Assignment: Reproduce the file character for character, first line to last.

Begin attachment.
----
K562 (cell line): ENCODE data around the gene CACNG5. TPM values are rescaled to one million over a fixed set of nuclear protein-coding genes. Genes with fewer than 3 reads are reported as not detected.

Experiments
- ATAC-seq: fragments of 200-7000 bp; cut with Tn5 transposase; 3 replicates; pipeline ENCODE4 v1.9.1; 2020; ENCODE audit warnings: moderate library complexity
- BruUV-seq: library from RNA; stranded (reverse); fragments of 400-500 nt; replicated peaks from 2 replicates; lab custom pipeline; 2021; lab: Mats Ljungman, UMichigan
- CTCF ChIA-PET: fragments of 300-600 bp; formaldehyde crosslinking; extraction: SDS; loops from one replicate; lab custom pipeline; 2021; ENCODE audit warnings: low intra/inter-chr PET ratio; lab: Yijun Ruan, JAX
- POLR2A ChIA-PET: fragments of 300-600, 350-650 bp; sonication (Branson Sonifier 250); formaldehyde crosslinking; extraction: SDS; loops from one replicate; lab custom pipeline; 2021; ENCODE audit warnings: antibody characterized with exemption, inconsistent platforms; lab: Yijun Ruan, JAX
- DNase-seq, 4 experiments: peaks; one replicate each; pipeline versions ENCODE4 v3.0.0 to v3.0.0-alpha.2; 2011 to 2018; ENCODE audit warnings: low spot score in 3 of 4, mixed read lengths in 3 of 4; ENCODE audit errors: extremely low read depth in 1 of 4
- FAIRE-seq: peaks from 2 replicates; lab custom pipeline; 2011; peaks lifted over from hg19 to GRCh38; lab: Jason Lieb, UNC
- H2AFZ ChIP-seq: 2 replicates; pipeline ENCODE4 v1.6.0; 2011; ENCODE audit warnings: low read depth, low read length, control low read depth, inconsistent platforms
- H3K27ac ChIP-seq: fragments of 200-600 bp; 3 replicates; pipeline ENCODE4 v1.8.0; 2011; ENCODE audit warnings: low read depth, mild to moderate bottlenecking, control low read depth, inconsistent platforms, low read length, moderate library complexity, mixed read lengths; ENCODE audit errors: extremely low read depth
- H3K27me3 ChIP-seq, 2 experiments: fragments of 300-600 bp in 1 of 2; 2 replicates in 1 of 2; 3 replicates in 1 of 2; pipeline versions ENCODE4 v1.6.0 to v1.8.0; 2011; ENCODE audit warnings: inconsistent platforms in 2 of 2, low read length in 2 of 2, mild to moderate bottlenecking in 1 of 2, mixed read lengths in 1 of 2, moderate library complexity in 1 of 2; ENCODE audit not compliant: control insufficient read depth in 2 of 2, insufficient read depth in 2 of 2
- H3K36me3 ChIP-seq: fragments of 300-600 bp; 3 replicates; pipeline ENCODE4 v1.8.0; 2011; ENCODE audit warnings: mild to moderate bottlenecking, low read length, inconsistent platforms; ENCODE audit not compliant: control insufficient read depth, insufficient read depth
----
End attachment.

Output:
K562 (cell line): ENCODE data around the gene CACNG5. TPM values are rescaled to one million over a fixed set of nuclear protein-coding genes. Genes with fewer than 3 reads are reported as not detected.

Experiments
- ATAC-seq: fragments of 200-7000 bp; cut with Tn5 transposase; 3 replicates; pipeline ENCODE4 v1.9.1; 2020; ENCODE audit warnings: moderate library complexity
- BruUV-seq: library from RNA; stranded (reverse); fragments of 400-500 nt; replicated peaks from 2 replicates; lab custom pipeline; 2021; lab: Mats Ljungman, UMichigan
- CTCF ChIA-PET: fragments of 300-600 bp; formaldehyde crosslinking; extraction: SDS; loops from one replicate; lab custom pipeline; 2021; ENCODE audit warnings: low intra/inter-chr PET ratio; lab: Yijun Ruan, JAX
- POLR2A ChIA-PET: fragments of 300-600, 350-650 bp; sonication (Branson Sonifier 250); formaldehyde crosslinking; extraction: SDS; loops from one replicate; lab custom pipeline; 2021; ENCODE audit warnings: antibody characterized with exemption, inconsistent platforms; lab: Yijun Ruan, JAX
- DNase-seq, 4 experiments: peaks; one replicate each; pipeline versions ENCODE4 v3.0.0 to v3.0.0-alpha.2; 2011 to 2018; ENCODE audit warnings: low spot score in 3 of 4, mixed read lengths in 3 of 4; ENCODE audit errors: extremely low read depth in 1 of 4
- FAIRE-seq: peaks from 2 replicates; lab custom pipeline; 2011; peaks lifted over from hg19 to GRCh38; lab: Jason Lieb, UNC
- H2AFZ ChIP-seq: 2 replicates; pipeline ENCODE4 v1.6.0; 2011; ENCODE audit warnings: low read depth, low read length, control low read depth, inconsistent platforms
- H3K27ac ChIP-seq: fragments of 200-600 bp; 3 replicates; pipeline ENCODE4 v1.8.0; 2011; ENCODE audit warnings: low read depth, mild to moderate bottlenecking, control low read depth, inconsistent platforms, low read length, moderate library complexity, mixed read lengths; ENCODE audit errors: extremely low read depth
- H3K27me3 ChIP-seq, 2 experiments: fragments of 300-600 bp in 1 of 2; 2 replicates in 1 of 2; 3 replicates in 1 of 2; pipeline versions ENCODE4 v1.6.0 to v1.8.0; 2011; ENCODE audit warnings: inconsistent platforms in 2 of 2, low read length in 2 of 2, mild to moderate bottlenecking in 1 of 2, mixed read lengths in 1 of 2, moderate library complexity in 1 of 2; ENCODE audit not compliant: control insufficient read depth in 2 of 2, insufficient read depth in 2 of 2
- H3K36me3 ChIP-seq: fragments of 300-600 bp; 3 replicates; pipeline ENCODE4 v1.8.0; 2011; ENCODE audit warnings: mild to moderate bottlenecking, low read length, inconsistent platforms; ENCODE audit not compliant: control insufficient read depth, insufficient read depth